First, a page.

Temples 32 and 33

Estimated distance walked this day:  18 kms

Cumulative distance walked: 184 kms

It was one of those days where we must have gotten a somewhat of a late start, easier to do in a hotel, than an inn, where they eject you on to the street by 7:30, if not earlier. By the time we caught the wanman train out to Gomen, and then walked to the bus station, we had missed the bus that would take us out to to Temple 32, Zenjibuji. The next bus was — gulp — two hours later.

I went into the bus station, and asked how long it would take to walk. About an hour, the bus station attendant thought. OK, we’ll walk.

It was a warm, sunny day, and we set out south. This whole section was going to mostly be off our map book, so it was a little nerve-racking in terms of navigation. However, I believed that if we just stayed on the numbered route going south, eventually we’d intersect with Route 14, and we’d be able to find it.

We walked and walked. The urban scene petered out into some mix of suburbia, hodgepodge of rice paddies and vegetable fields, and light industrial and warehousing, along a busy road. Walked and walked. Walked and walked. Finally, we reached Route 14, and I had to breathe a sigh of relief, because at least Route 14 was on my map, and we’d be able to find the temple.

The morning had melted away in the now hot mid-day sun, and I was happy to stumble upon an Italian restaurant. We came in, and they immediately served a large glass of ice water, which is a contrast to the usual thimble that they usually serve. We then proceeded to order a pizza set, where we got a couple of cheese pizzas with fresh basil, green salads, and a soft drinks — we both choose ice tea — for some reasonable price. When they brought out the two pizzas, I thought, no way am I going to eat this whole pizza by myself. Yet, somehow, the entire pizza disappeared. Plus, more ice water. No complaints.

We set back out on to the highway refreshed, and walked and walked…we could see up on the hill a cemetery, and often this is a sign that a temple is nearby. Ann speculated that our temple was somewhere up on that hill. But we saw no henro trail signs, so we walked under the hill instead, through a tunnel.

When we came out the other side, I knew that there had to be some way up the hill, but how? While I was in the process of tracking down some poor, unfortunate young lady and asking her for directions, Ann was able to pick up the henro trail marker. I thanked the person that I had stopped for at least trying to help, and took up the proper path.

From there, it was not long before we hit a steep climb, and it was up, up, up that hill that we had just been under.  We finally made it to the top, which had a spectacular view of the port. The temple had a number of cool Jizo statues. This temple was a place to pray for the safety of seafarers and fisherfolk.

Because our walk out there had taken so long, Ann warned me that we could not linger, so we set down the hill again. Then, it was another very long, unattractive walk along 50,000 rows of plastic greenhouses — a good 3.5 kms of this, and little else. The hot sun beat down on our heads. Ann later apparently confessed that she was thinking about trading a lifetime of being in a wheelchair for not having to walk another step.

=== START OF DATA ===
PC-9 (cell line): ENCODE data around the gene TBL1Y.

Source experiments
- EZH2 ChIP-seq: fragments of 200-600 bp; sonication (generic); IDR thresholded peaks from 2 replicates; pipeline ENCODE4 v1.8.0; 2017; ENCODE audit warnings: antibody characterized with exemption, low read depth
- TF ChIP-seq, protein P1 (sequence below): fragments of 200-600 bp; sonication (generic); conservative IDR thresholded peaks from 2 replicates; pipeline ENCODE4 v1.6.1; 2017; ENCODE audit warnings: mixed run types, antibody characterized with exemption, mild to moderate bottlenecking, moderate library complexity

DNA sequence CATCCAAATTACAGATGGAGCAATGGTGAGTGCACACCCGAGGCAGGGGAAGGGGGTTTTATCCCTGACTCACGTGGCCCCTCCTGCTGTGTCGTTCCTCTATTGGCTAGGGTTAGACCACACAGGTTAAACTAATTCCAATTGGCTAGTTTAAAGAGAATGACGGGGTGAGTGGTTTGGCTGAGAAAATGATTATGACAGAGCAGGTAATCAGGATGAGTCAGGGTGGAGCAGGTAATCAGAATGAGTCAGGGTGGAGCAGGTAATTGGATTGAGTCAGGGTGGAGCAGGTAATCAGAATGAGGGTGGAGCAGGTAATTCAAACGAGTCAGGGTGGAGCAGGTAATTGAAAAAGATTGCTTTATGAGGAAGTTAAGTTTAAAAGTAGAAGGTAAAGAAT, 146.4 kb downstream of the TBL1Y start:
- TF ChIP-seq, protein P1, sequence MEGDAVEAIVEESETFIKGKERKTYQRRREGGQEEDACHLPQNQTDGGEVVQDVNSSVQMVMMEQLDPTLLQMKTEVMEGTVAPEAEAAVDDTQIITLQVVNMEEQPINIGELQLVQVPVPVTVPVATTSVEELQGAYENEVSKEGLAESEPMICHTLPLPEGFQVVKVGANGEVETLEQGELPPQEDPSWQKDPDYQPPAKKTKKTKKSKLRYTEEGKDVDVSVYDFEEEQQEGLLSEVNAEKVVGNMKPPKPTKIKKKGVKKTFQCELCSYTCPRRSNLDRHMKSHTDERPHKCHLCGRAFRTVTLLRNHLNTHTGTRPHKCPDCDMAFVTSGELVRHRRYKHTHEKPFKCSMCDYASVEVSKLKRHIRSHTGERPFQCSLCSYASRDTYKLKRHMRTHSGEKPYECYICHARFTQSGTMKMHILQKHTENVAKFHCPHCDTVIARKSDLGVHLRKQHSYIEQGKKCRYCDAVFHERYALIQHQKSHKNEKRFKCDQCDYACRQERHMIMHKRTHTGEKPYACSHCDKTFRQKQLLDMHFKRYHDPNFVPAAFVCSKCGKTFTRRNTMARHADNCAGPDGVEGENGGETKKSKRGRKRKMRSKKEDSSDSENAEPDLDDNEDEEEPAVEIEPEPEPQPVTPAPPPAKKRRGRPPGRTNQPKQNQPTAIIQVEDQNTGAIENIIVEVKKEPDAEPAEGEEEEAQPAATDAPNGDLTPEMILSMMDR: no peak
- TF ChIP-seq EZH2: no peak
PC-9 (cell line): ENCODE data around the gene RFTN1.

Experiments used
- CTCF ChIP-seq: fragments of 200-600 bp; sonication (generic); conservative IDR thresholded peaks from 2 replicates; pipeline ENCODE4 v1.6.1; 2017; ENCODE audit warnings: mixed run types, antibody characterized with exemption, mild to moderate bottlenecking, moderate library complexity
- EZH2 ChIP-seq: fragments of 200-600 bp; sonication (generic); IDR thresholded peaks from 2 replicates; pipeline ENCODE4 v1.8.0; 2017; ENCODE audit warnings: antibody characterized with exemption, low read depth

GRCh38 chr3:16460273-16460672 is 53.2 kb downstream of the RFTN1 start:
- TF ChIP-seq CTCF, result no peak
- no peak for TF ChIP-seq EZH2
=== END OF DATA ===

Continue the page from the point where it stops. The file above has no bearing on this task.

Finally, after another couple of kms of walking, we found our way to the free Tanizaki pedestrian ferry boat. Based on the schedule, if we had not been able to catch this boat, then we’d be hosed trying to get to Temple 33 before it closed. But, we made it with time to spare. I sat down gratefully at the small terminal, and drank a soda from the neighboring vending machine. It was cooling down and starting to cloud over. A couple more pilgrims gathered as we waited for the boat, along with a few teens on their bicycles. I chatted with the other pilgrims, who were the typical types we see: retired men in their 60s, walking alone. One of them had done the pilgrimage before, and offered to lead us directly from the ferry terminal on the other side to Sekkeiji, Temple 33, about a km and a half from the shore. Since I had done so much navigation earlier in the day, it was a relief to have someone else do the leading.

Once we made the crossing, this senior pilgrim lead us all briskly along the roadside, until we arrived at the temple. It is one of the few Zen temples on the route, but nothing about it stood out to me as being particularly Zen. I remember the temple complex being simple and somewhat worn, which is fine with me. I don’t need my temples nice and shiny.

The day was now done, and we were toast, too. We caught a bus, which took a long time to return to central Kochi. Not only did it take a good hour, through rush hour traffic to return, it didn’t quite take us as far as the area near the station, where we had our hotel. Instead, it dumped us in the shopping area to the south. We were walking in the general direction of our hotel, when I spotted an okonimiyakiya. I love okonimiyaki, which is a speciality of the Kansai area, where I used to live. While I’ve heard it described as Japanese pizza, really, okonimiyaki is like a big savory pancake stuffed with vegetables and meats.

Well, it was our day to eat round things. We both got an okonimiyaki. There was a kerfuffle with the waitress, and finally the cook came out, a stocky young woman who seemed to be able to deal with two gaijin more handily. After some conferring, I got one that was stuffed I think with pork, and deliciously, with cheese, as well as some vegetables. Ann got one stuffed with seafood. I know we both drank a goodly sized draft beer, too, a piece. We then toddled back to the hotel, quite satisfied.


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